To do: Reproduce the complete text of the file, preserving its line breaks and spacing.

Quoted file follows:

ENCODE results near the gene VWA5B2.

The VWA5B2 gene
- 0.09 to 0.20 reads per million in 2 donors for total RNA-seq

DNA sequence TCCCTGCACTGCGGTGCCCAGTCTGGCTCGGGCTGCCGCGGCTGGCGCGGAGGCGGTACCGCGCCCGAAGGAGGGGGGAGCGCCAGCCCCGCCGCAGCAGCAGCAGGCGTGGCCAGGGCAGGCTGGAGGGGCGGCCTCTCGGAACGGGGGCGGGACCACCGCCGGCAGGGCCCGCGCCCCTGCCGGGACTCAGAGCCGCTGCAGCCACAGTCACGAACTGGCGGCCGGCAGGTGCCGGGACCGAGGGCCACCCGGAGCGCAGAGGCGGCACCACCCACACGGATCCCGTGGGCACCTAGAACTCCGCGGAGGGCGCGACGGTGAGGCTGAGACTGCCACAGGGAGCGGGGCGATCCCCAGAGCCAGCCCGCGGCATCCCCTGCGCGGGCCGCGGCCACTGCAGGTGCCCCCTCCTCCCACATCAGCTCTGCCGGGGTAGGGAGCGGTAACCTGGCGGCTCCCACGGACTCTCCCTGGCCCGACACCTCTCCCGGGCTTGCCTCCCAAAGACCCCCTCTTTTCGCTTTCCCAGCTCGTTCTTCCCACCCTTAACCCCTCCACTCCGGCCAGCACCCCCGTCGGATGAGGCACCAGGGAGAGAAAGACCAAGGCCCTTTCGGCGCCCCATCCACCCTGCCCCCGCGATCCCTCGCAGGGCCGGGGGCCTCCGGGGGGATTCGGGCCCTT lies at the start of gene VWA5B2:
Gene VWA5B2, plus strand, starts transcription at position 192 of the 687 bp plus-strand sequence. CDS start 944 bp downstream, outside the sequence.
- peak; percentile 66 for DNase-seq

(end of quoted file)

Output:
ENCODE results near the gene VWA5B2.

The VWA5B2 gene
- 0.09 to 0.20 reads per million in 2 donors for total RNA-seq

DNA sequence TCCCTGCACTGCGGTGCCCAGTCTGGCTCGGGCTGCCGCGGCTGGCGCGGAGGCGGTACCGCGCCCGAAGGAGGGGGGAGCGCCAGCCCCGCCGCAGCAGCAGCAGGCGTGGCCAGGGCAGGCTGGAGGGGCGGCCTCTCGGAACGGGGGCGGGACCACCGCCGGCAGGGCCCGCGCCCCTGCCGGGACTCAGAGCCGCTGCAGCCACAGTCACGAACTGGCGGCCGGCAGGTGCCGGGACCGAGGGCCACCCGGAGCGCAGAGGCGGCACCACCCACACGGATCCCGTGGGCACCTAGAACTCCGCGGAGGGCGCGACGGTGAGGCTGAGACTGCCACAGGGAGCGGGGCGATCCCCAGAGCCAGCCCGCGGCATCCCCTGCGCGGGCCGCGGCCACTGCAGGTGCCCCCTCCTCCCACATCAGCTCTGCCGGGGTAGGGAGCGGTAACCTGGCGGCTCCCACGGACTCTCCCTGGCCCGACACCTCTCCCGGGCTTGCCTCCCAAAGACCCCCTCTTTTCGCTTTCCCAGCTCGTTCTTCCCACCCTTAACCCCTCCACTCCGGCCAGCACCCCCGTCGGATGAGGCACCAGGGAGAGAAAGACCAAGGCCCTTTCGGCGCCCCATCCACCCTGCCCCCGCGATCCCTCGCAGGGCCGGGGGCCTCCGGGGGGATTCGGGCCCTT lies at the start of gene VWA5B2:
Gene VWA5B2, plus strand, starts transcription at position 192 of the 687 bp plus-strand sequence. CDS start 944 bp downstream, outside the sequence.
- peak; percentile 66 for DNase-seq